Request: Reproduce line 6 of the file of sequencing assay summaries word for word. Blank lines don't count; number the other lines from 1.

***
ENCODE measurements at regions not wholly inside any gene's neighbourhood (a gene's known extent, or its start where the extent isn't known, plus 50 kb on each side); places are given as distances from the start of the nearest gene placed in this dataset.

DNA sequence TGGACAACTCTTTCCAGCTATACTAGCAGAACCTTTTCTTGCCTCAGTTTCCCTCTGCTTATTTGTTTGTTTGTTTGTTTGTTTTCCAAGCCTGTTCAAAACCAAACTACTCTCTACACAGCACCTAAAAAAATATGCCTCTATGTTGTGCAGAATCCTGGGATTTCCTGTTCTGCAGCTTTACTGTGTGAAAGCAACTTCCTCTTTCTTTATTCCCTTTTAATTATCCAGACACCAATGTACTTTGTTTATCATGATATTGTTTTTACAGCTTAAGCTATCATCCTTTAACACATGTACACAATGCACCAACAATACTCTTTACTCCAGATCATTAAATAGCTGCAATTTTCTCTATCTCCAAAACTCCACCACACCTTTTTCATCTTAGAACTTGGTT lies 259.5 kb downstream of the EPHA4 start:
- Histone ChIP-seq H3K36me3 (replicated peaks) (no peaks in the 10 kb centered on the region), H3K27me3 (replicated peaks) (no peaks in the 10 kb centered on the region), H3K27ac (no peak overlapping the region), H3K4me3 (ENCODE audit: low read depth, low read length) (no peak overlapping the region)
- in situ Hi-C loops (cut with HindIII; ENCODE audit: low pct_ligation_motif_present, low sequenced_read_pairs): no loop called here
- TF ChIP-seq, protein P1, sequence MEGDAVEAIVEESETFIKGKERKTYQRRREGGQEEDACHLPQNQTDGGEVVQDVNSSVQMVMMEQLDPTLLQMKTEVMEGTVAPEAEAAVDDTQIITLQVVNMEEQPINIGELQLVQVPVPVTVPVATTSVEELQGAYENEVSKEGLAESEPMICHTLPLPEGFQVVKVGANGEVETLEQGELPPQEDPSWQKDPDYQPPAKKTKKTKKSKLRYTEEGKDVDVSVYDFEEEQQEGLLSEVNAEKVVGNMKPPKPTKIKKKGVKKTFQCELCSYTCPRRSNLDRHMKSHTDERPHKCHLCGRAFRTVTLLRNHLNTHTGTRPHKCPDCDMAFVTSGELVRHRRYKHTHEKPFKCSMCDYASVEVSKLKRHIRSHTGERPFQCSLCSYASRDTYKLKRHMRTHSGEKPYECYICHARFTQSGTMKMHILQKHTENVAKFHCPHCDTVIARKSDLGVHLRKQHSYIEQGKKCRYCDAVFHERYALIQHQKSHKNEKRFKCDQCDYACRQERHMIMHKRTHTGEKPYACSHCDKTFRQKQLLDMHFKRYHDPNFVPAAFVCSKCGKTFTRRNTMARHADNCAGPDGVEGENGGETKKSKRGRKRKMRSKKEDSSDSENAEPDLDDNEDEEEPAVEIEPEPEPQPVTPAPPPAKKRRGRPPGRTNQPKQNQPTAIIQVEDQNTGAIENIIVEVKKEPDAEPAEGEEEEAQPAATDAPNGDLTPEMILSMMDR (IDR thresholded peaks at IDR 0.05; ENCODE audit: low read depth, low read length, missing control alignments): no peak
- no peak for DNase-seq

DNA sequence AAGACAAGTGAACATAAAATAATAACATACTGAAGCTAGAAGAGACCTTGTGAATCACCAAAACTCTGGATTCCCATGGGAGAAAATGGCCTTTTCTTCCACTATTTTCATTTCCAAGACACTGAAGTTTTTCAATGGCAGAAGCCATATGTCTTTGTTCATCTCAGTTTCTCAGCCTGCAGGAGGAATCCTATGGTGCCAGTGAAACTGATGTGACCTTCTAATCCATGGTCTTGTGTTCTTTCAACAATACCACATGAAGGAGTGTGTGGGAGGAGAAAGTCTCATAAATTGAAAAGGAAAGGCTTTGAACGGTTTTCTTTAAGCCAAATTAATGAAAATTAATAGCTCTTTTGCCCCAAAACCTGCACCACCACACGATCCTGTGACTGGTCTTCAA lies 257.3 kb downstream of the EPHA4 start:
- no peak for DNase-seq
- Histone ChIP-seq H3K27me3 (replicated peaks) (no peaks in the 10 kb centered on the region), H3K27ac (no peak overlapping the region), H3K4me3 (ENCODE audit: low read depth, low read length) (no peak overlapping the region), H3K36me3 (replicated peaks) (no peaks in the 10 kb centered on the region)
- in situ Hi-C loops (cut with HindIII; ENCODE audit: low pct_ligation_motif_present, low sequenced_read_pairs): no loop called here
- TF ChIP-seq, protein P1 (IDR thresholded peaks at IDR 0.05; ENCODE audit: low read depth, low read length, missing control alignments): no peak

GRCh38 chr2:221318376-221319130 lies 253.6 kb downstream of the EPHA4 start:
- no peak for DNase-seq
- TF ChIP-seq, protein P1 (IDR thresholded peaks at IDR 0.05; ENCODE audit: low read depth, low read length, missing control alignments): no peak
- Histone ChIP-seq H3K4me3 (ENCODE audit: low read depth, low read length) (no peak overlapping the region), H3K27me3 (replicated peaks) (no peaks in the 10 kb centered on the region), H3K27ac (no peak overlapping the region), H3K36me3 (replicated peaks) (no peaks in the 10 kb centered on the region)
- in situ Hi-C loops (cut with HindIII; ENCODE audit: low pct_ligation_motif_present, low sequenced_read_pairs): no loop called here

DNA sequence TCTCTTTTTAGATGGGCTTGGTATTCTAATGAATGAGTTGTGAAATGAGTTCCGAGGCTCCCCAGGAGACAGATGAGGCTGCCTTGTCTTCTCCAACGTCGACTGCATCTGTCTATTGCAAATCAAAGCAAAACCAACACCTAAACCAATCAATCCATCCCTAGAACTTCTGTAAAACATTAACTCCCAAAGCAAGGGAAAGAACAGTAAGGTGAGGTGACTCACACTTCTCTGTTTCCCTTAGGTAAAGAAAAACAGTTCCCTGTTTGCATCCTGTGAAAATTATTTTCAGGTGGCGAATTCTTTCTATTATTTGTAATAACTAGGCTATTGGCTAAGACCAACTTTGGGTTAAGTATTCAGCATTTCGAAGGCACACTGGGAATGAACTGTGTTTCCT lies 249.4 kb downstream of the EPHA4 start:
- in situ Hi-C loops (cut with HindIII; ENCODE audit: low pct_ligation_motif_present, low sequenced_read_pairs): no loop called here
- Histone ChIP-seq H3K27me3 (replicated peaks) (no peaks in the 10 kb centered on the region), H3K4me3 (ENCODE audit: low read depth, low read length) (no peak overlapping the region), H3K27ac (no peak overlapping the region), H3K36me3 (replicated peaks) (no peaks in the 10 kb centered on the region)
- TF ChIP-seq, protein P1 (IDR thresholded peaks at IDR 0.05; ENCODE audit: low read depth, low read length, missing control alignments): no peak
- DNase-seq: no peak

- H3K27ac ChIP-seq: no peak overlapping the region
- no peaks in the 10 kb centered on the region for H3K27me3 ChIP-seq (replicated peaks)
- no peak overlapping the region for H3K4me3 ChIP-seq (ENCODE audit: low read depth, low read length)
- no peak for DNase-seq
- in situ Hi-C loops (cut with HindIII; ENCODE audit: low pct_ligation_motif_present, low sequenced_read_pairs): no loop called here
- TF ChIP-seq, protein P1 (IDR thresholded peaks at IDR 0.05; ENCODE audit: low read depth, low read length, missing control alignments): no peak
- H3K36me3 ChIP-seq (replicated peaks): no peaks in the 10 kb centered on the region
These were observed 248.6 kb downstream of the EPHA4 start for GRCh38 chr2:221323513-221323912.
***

- no peak for DNase-seq